Biblical Basis (§ 1).
Foundation in Ethics (§ 2).
In Communion with God (§ 3).
Degrees of Blessedness (§ 4).
1. Biblical Basis.
The term "blessedness" is the usual rendering in
the English Bible for the idea of the Hebrew asher and
Greek makarios. The German Seligkeit represents besides
the content of those words also
the idea of the Greek sozein, "to
save." The Latin equivalent of makarios is
beatus, which has, however, passed
in usage to designate the state of Christians who have
fallen asleep (cf. Rev. xiv, 13); while beatitudo
in scholastic usage designates the aim and the
highest good of the Christian. The union of two
Biblical conceptions in one expression gives to the
latter its unique Christian content, as is realized
when the two ideas are traced to their junction.
Illuminative of this point is Paul's use (Rom.
iv, 7-8) of Ps. xxxii, 1-2. The Old Testament
passage bases "blessedness" on forgiveness of sin,
and goes to the root of human felicity or its opposite. The Reformed theology traced the idea of
blessedness to the salvation implied in that forgiveness, and the fact is evinced in Luther's use of
Seligkeit to express the state consequent upon
forgiveness. Thus the union of the ideas of blessedness and salvation is manifest.
The term suggests also the idea of a condition of
abiding satisfaction fully realized in consciousness.
This is attributed to God in I Tim. vi, 15-16 (cf.
i, 11), with which dogmatics agrees on the ground
of his absoluteness and completeness. In this
respect, to man may be attributed only a relative
blessedness. By reason of his constitution man
may pursue and attain a sort of arbitrary satisfaction; and in consequence of his being a creature
he can attain full satisfaction only in a way in
accord with his inner nature. A purpose which for
him reaches beyond the present life involves a
blessedness not to be reached here, where only a
conditioned form is for him attainable. This is the
point of view of the Biblical presentation. Man
holds, on the one hand, relations with God, and on
this depends his blessedness; he is also, as a member of the race of Adam, a sinner and so under the
impress of evil, and his blessedness is contingent
upon salvation from this condition.
2. Foundation in Ethics.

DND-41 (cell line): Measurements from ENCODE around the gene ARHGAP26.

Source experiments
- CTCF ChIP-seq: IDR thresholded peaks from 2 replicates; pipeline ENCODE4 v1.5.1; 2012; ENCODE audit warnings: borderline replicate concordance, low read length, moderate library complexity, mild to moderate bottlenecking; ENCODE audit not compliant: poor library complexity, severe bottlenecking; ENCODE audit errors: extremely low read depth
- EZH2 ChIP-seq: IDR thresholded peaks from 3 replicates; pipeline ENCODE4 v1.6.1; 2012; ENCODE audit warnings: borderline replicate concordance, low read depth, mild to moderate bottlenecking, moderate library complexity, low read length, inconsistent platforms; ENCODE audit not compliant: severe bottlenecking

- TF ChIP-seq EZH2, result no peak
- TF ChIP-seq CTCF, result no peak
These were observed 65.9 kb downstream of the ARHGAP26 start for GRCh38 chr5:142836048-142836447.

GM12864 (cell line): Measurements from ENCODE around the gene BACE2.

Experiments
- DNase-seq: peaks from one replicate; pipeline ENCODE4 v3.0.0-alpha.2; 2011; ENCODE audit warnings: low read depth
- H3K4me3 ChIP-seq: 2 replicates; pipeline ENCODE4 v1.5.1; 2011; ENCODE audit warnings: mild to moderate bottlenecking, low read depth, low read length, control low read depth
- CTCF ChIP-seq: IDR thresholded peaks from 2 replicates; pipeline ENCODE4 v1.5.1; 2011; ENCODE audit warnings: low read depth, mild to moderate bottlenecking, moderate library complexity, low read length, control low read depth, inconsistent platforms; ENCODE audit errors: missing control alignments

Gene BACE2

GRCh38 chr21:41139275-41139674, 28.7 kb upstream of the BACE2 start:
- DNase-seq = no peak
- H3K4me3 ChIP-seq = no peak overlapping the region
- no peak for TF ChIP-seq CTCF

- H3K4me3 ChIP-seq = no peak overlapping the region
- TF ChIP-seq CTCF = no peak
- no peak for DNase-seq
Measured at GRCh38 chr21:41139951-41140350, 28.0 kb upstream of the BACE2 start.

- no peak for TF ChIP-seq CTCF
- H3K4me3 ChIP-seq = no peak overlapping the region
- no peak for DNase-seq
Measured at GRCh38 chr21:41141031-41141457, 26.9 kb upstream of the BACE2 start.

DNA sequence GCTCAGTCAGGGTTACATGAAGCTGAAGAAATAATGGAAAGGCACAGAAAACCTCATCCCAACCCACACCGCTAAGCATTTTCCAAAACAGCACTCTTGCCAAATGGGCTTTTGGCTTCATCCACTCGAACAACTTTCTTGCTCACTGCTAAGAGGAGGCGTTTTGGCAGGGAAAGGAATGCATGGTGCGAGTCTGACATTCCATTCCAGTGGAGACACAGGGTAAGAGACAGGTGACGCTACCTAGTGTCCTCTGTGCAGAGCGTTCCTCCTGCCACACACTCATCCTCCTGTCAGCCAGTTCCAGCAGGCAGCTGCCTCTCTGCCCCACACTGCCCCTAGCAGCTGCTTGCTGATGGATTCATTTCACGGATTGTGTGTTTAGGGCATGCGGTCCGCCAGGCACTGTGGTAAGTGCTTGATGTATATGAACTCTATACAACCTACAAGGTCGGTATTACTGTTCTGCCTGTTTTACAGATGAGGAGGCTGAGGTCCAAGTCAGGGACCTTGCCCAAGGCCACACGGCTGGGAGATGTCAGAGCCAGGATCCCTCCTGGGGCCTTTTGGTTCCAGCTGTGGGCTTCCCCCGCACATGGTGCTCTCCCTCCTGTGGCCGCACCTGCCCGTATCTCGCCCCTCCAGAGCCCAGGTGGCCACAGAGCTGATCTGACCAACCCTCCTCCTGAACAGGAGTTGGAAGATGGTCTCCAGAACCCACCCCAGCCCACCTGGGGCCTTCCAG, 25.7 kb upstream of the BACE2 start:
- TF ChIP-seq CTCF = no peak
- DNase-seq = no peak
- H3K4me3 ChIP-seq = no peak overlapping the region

On the foregoing basis is built Christian usage,
in which "eternal life," "eternal blessedness," and
"blessed eternity" are variant expressions for
the same concept. Life in its fulness is the idea.
The Bible and philosophy agree in the ethical as
the source of blessedness (Jas. i, 25; Acts xx, 35),
but the former annexes also a religious
relationship (Jas. i, 27). If the most
significant limitation in life, that
which distinguishes man from God,
viz., guilt, be removed, on this line
of thought blessedness may be attributed to man.
Out of this comes the emphasis constantly laid
in the language of the Gospels upon the identity
of salvation and blessedness, the latter resting upon
freedom from guilt and from the proscription arising
from sin. Thus blessedness and life, in this way
reaching its fulness, are regarded as equivalents.
3. In Communion with God.
A special dogmatic terminology has developed
from this usage, as when Schleiermacher (Christliche Glaube, Berlin, 1821, §§ 100, 101, 108, 110)
describes the activity of Christ in that he receives
believers up into his own God-consciousness and
into participation in his serene blessedness, into
the "peace" of the New Testament. Similarly
J. C. K. von Hofmann (Theologische Ethik, Nördlingen, 1878, p. 89) asserts that "faith as obedience
is freedom, faith as certainty is blessedness." So
the term designates the religious side of the Christian's condition as distinct from the ethical. The
eudemonistic side is expressed by J. Kaftan
(Wesen der christlichen Religion, Bielefeld, 1881, pp.
67, 292) in the form "blessedness is enjoyment of
the highest good." Into Christian usage there has
come a transcendent element, implying the satisfaction of all needs which present themselves